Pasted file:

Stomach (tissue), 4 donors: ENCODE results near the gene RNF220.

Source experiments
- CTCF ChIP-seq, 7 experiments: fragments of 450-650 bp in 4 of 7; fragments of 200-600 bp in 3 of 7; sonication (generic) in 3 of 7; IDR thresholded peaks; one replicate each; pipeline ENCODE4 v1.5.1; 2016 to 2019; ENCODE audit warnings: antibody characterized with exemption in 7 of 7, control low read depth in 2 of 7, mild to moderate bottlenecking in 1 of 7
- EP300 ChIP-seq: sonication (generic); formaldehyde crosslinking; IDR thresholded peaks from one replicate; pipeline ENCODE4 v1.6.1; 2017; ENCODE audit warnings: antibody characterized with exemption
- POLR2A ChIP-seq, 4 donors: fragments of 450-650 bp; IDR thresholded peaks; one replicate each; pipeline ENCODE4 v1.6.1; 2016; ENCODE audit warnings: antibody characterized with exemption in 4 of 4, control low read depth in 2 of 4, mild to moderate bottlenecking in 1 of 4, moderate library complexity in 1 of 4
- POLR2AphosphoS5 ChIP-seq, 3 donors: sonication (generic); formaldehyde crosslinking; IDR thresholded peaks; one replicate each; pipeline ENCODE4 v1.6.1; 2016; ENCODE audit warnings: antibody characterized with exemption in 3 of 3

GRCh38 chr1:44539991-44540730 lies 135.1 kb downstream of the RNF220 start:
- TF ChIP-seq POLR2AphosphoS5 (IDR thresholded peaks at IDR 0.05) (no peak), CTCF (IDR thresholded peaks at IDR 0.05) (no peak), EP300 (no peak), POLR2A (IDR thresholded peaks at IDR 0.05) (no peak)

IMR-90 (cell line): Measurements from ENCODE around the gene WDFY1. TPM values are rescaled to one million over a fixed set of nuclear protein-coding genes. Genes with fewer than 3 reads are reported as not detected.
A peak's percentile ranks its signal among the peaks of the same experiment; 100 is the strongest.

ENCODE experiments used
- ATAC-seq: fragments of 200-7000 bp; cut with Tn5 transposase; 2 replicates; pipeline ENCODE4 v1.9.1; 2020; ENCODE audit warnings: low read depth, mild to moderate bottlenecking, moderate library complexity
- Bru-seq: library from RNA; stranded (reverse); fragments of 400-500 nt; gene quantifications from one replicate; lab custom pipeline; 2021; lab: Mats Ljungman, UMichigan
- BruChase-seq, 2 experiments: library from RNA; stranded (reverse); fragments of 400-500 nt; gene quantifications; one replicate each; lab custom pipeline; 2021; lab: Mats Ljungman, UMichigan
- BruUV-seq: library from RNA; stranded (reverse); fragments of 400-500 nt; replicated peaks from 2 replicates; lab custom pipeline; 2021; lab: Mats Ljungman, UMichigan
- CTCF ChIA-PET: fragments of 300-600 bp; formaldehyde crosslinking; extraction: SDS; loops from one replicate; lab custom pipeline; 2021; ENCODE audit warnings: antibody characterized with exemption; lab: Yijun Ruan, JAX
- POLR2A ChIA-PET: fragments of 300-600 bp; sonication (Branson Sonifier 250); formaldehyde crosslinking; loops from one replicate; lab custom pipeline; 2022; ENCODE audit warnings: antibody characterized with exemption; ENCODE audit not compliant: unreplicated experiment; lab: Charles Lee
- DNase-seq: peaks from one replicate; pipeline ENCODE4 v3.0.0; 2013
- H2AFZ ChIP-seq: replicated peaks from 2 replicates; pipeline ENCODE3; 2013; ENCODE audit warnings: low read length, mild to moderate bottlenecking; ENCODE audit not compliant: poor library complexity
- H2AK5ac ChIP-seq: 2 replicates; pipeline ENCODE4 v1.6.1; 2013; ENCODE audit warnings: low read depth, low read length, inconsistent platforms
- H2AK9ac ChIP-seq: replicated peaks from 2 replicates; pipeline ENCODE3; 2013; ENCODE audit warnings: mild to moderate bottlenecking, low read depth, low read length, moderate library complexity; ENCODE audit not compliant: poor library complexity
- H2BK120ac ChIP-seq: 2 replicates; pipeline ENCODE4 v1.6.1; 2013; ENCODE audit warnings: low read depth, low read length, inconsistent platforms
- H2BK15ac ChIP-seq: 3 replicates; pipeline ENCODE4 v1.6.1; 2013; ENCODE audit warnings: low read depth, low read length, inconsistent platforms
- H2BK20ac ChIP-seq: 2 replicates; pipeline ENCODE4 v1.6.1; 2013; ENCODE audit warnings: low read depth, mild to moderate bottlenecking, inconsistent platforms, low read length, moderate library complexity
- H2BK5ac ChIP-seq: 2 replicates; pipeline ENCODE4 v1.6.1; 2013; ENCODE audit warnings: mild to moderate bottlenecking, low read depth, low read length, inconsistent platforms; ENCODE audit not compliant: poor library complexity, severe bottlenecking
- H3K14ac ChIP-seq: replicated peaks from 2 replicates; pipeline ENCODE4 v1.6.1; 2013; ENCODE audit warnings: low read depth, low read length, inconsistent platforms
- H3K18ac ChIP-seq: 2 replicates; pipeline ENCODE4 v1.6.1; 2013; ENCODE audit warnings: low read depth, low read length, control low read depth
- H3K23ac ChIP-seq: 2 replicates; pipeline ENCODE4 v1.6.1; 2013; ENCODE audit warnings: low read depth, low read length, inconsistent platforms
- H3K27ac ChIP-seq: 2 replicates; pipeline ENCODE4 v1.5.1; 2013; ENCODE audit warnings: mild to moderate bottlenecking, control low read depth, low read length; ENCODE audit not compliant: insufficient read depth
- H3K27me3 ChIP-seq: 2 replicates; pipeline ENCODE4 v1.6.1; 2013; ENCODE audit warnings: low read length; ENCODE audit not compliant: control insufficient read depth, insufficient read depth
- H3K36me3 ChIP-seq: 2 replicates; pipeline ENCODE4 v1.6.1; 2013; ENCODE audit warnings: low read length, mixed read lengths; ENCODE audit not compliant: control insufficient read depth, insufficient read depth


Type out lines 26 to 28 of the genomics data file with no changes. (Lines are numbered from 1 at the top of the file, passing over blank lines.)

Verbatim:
- H3K14ac ChIP-seq: replicated peaks from 2 replicates; pipeline ENCODE4 v1.6.1; 2013; ENCODE audit warnings: low read depth, low read length, inconsistent platforms
- H3K18ac ChIP-seq: 2 replicates; pipeline ENCODE4 v1.6.1; 2013; ENCODE audit warnings: low read depth, low read length, control low read depth
- H3K23ac ChIP-seq: 2 replicates; pipeline ENCODE4 v1.6.1; 2013; ENCODE audit warnings: low read depth, low read length, inconsistent platforms